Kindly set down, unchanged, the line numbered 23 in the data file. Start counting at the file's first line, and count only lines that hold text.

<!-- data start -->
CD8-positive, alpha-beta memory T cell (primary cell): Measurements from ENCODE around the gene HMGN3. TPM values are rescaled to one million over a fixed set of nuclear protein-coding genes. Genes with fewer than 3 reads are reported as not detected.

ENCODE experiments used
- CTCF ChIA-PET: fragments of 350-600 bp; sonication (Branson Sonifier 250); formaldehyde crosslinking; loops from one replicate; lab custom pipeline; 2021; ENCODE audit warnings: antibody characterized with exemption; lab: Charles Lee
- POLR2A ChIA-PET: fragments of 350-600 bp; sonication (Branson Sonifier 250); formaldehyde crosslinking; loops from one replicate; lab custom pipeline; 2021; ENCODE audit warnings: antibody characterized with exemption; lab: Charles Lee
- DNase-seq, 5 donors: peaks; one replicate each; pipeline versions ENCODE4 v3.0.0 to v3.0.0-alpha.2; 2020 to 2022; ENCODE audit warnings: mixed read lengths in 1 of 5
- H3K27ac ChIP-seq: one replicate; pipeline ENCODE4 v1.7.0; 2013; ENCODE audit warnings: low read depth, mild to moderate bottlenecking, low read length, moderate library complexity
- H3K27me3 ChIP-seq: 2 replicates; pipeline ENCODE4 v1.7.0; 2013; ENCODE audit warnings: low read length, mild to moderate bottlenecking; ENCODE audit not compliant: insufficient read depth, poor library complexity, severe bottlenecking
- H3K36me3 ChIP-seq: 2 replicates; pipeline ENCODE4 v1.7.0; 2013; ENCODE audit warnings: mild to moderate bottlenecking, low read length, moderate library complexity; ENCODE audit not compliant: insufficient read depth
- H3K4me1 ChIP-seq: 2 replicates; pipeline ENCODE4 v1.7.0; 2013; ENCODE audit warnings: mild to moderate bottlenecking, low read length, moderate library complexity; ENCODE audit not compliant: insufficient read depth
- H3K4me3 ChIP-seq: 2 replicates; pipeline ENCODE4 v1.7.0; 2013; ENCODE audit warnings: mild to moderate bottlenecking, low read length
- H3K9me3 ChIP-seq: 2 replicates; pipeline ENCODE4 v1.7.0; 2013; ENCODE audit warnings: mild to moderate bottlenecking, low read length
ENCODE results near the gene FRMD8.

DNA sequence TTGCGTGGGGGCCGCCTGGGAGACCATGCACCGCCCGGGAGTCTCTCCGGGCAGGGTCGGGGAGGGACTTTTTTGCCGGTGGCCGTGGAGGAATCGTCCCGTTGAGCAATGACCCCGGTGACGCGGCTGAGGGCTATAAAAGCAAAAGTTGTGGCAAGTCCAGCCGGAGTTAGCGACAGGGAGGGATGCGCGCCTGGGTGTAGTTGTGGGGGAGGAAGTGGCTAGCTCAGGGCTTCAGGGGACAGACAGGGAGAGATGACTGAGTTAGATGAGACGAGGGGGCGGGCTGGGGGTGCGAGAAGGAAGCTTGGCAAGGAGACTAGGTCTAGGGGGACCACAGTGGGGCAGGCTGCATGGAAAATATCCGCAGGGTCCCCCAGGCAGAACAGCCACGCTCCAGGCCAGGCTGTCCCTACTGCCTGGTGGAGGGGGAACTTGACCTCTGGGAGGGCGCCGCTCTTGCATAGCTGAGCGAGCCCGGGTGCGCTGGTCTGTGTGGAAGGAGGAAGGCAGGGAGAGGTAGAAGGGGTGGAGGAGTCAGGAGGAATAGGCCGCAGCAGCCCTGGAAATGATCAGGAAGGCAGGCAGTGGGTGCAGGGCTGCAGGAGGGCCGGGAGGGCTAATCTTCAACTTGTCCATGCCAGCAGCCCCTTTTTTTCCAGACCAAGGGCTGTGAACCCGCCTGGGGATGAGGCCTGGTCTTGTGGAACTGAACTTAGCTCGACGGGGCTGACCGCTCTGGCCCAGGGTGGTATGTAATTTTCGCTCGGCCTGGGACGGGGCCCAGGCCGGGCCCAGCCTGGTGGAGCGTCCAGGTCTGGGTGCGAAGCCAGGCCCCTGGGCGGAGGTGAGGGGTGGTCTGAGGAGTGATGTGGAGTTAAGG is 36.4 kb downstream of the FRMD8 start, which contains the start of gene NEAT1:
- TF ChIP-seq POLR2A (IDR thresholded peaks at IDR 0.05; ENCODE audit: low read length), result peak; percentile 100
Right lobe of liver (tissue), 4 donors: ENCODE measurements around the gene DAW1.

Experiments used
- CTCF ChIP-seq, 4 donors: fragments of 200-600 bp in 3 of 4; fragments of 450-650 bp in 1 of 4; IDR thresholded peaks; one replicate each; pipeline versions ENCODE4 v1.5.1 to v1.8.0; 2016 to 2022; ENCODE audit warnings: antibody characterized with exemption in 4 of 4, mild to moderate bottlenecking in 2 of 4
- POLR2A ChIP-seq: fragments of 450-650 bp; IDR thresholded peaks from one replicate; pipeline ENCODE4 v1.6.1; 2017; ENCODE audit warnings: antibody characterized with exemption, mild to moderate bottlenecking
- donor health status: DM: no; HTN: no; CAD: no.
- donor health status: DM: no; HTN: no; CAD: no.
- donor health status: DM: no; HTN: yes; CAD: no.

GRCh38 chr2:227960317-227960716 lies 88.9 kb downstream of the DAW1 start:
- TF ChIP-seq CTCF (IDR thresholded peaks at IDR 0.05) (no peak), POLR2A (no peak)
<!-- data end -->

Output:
- TF ChIP-seq CTCF (IDR thresholded peaks at IDR 0.05) (no peak), POLR2A (no peak)